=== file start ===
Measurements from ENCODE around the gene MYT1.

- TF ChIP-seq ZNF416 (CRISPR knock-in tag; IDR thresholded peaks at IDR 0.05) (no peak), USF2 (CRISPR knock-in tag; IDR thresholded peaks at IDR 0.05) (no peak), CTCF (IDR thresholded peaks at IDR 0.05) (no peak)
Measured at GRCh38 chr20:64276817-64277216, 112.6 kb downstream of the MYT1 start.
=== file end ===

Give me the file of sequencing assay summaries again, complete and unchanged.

Measurements from ENCODE around the gene MYT1.

- TF ChIP-seq ZNF416 (CRISPR knock-in tag; IDR thresholded peaks at IDR 0.05) (no peak), USF2 (CRISPR knock-in tag; IDR thresholded peaks at IDR 0.05) (no peak), CTCF (IDR thresholded peaks at IDR 0.05) (no peak)
Measured at GRCh38 chr20:64276817-64277216, 112.6 kb downstream of the MYT1 start.